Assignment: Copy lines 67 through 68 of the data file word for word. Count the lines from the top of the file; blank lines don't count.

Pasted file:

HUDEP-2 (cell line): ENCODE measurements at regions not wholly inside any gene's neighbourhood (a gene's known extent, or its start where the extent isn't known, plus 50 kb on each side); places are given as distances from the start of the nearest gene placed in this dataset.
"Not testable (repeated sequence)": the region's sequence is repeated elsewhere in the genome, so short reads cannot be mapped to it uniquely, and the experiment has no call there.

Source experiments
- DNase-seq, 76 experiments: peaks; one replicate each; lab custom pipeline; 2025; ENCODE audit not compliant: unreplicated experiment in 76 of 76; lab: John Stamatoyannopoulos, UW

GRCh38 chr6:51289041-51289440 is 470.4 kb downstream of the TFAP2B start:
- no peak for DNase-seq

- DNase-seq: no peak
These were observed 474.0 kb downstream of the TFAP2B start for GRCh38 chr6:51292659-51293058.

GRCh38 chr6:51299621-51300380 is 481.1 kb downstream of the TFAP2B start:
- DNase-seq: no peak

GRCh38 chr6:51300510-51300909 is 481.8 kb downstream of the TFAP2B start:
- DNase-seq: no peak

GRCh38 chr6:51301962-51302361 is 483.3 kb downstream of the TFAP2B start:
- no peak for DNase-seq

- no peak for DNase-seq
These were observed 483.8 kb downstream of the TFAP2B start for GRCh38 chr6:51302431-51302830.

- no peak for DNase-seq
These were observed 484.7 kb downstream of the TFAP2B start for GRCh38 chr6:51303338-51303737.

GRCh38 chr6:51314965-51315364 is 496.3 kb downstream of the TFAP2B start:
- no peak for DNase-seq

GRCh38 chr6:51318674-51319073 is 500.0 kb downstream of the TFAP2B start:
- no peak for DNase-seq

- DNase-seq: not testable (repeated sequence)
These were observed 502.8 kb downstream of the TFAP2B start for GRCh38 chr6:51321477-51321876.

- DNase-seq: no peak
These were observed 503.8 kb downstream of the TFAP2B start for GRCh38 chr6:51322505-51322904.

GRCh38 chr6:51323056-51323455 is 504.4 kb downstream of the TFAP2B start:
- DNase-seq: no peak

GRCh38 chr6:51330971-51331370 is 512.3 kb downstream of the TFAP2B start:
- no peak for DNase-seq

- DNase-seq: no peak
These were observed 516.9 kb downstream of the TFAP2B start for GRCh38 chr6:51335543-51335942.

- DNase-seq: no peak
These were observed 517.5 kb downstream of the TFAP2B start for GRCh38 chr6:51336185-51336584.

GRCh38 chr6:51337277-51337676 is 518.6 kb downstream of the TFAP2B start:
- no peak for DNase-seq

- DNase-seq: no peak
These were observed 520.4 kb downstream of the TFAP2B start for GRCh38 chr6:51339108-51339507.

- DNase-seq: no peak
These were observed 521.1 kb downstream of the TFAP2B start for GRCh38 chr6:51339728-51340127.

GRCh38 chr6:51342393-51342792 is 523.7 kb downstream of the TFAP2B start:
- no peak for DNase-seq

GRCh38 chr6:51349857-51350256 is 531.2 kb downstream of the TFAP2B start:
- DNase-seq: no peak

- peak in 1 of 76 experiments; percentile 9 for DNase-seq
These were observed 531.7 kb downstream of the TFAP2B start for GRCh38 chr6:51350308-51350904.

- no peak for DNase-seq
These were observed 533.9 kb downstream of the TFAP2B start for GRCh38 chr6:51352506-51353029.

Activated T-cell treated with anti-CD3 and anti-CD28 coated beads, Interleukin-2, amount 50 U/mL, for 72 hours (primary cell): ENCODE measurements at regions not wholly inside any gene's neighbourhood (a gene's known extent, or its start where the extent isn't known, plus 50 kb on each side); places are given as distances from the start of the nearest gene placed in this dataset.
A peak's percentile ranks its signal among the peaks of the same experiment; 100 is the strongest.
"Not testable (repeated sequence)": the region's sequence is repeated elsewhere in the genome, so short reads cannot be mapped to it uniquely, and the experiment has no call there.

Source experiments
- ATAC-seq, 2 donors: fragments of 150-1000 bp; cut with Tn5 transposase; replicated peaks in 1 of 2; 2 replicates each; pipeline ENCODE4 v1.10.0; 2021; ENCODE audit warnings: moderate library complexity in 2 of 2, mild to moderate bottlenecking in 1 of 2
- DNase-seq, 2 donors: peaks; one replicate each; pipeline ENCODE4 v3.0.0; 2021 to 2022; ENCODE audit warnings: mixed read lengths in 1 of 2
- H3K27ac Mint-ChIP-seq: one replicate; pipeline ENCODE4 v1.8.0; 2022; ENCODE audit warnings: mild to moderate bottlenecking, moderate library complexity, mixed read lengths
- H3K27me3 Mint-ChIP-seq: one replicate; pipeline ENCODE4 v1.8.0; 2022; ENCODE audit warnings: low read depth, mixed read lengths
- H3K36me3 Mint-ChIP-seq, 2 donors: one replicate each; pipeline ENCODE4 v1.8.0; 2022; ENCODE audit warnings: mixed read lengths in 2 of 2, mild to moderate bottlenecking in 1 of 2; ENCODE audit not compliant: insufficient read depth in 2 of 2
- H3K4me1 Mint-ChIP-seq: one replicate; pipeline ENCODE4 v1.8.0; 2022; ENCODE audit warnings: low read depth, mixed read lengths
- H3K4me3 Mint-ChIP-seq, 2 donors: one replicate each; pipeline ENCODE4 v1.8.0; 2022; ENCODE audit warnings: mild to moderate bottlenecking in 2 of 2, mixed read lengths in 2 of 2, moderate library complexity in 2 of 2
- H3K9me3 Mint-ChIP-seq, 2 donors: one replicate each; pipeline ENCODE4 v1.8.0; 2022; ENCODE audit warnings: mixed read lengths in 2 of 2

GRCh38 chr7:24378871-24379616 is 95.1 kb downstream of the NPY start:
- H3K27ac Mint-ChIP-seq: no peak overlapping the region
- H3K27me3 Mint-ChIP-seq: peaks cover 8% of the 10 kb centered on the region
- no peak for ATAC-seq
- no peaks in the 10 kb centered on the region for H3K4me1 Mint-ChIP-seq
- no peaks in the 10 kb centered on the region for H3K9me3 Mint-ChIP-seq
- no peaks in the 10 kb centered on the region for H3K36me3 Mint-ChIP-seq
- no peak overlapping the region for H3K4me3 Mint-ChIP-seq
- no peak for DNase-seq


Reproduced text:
- no peaks in the 10 kb centered on the region for H3K36me3 Mint-ChIP-seq
- no peak overlapping the region for H3K4me3 Mint-ChIP-seq